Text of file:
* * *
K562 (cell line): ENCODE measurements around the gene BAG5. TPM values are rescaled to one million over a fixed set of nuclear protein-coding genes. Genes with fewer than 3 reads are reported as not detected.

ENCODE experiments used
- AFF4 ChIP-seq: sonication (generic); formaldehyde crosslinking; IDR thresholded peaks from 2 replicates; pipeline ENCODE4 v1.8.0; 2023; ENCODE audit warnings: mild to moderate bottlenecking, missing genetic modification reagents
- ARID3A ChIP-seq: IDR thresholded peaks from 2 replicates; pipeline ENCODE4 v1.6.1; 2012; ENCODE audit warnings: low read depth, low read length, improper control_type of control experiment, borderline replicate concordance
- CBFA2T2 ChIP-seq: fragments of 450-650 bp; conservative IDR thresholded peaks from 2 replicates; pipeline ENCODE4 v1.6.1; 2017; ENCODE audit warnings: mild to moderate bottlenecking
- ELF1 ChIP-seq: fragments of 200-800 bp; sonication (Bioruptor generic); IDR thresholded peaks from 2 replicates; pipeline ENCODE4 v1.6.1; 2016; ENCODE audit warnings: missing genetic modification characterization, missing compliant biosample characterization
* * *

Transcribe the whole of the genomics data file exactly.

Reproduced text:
K562 (cell line): ENCODE measurements around the gene BAG5. TPM values are rescaled to one million over a fixed set of nuclear protein-coding genes. Genes with fewer than 3 reads are reported as not detected.

ENCODE experiments used
- AFF4 ChIP-seq: sonication (generic); formaldehyde crosslinking; IDR thresholded peaks from 2 replicates; pipeline ENCODE4 v1.8.0; 2023; ENCODE audit warnings: mild to moderate bottlenecking, missing genetic modification reagents
- ARID3A ChIP-seq: IDR thresholded peaks from 2 replicates; pipeline ENCODE4 v1.6.1; 2012; ENCODE audit warnings: low read depth, low read length, improper control_type of control experiment, borderline replicate concordance
- CBFA2T2 ChIP-seq: fragments of 450-650 bp; conservative IDR thresholded peaks from 2 replicates; pipeline ENCODE4 v1.6.1; 2017; ENCODE audit warnings: mild to moderate bottlenecking
- ELF1 ChIP-seq: fragments of 200-800 bp; sonication (Bioruptor generic); IDR thresholded peaks from 2 replicates; pipeline ENCODE4 v1.6.1; 2016; ENCODE audit warnings: missing genetic modification characterization, missing compliant biosample characterization